You get 8 great stories, including an H.P. Lovecraft-inspired Cthulhu Mythos shocker, plus grisly poems like, “These Teeth Will Love You,” and “Black Gloves, Sharp Knife.”

If you love horror, you don’t dare miss these demented stories of Demons, Ghosts, Vampires and more…

Ok. Now, I’m a horror fan. I love me some scares. And this book…doesn’t quite scratch that itch. Well, I should say collection of short stories. Some of them are rather short, while others aren’t nearly as short. Now, while I don’t mind the use of teenagers as protagonist, I also felt like there needed to be something…different about some of the characters. All of them, save one, had a severe lack of depth to them. These girls have some sort of problem, whether it’s with a boy, or because their lives aren’t what they want them to be. I don’t know. Except for the last story, I wasn’t very thrilled with this as a whole. If you enjoy brief snippets of horror, then this read is for you.

Alright fans of the horror genre, this is a very tame foray into the spooky.  There’s just not enough here to grasp my insides and chill them with fear and dread.  The only two stories I liked were about the house doing the possessing, which is something that you don’t necessarily see all that often in stories.  The other was a tale that skirts the very outer edges of the Cthulhu Mythos, but I can actually see fitting in a little bit (since I’m only really familiar with some of Lovecraft’s major works, I’m not sure what sort of powers the other Older Gods have).

Other than that, I just wasn’t thrilled that the primary character type was teenage girl that had some sort of issue, and ended up getting taken with the supernatural to solve it.  Whether it took getting turned into a vampire, or getting possessed by the devil, they just didn’t work for me.   Yes, there isn’t much room for plot development for some of these characters, but they could be so much more motivation and drive for these characters if the author didn’t also focus on a very specific character typing.  One story in particular really bugged me because the “horror” aspect of it was a last second addition that seemed very hokey.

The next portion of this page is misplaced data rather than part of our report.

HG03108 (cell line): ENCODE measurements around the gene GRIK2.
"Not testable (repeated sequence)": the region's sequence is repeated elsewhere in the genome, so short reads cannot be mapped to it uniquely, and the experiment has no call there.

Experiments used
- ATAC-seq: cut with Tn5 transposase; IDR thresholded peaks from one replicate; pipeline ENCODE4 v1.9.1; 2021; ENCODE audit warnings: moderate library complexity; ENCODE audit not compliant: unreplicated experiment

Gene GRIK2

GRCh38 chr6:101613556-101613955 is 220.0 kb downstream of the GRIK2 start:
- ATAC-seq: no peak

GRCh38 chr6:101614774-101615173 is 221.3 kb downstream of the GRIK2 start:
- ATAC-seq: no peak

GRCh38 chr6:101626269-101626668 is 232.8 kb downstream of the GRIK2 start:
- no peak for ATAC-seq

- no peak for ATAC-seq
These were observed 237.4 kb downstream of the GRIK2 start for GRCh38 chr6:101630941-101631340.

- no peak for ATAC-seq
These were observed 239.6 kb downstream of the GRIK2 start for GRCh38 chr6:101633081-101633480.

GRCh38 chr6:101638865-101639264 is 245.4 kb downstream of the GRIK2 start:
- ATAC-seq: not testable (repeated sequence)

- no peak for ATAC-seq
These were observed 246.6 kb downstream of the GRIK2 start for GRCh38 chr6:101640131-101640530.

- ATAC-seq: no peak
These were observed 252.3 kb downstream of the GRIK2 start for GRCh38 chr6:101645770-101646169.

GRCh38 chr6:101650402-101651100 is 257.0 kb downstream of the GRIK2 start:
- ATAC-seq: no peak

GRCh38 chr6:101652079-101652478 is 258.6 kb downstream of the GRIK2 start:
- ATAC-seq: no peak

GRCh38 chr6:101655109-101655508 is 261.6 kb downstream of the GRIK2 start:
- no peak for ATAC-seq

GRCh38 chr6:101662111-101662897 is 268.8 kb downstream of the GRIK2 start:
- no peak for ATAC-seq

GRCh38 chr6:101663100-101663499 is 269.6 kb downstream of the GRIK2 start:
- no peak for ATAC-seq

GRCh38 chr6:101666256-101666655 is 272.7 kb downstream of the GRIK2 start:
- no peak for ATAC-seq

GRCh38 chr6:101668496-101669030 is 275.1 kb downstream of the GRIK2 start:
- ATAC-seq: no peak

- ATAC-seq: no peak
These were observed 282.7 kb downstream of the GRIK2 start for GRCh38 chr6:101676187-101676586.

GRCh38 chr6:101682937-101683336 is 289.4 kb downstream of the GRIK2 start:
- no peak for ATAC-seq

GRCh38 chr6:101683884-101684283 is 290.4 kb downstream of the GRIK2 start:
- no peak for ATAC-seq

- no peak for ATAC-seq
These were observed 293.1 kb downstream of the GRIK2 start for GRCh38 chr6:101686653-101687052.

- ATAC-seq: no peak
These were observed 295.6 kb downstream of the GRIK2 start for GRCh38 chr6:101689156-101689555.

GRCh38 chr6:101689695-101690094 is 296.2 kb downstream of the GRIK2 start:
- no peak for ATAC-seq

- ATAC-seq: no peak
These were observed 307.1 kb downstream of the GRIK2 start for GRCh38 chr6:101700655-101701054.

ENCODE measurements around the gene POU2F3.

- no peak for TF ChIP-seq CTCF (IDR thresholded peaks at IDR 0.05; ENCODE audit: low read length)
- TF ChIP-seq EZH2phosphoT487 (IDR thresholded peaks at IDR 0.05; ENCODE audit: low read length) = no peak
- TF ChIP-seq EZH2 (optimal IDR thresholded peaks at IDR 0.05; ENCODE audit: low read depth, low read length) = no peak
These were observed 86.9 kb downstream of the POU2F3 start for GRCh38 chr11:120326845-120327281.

The other thing that bugged me about this is that some of these stories are a bit too short.  Just when I got into them, they ended.  But, don’t let my hatred of certain aspects of this collection deter you from reading it.  If you are a fan of horror, and want to have a quick read, then you should check out this collection.

Reviewing the Pages: Harry Potter and the Goblet of Fire


Lord Voldemort, the dark wizard responsible for the deaths of Harry’s parents, is growing stronger. At the Quidditch World Cup, Voldemort’s signature Dark Mark appears in the sky over the stadium, causing pandemonium. The lightning-bolt-shaped scar on Harry’s forehead is sporadically causing him agonizing pain, and he is also hearing disturbing voices. Harry realizes that all this is the result of a strong connection between himself and the Dark Lord, one that is putting him in grave danger.

Back at Hogwarts, the students are getting ready for the upcoming Triwizard Tournament. Witches and wizards from two other schools are coming to Hogwarts for the year to compete in a series of grueling contests. The tournament is open only to students age 17 and above, but when someone secretly enters Harry’s name, he is forced to compete. How can a 14-year-old possibly pass tests that might be fatal to an advanced wizard? And with the threat of Lord Voldemort looming, will he be able to focus on the tournament at all?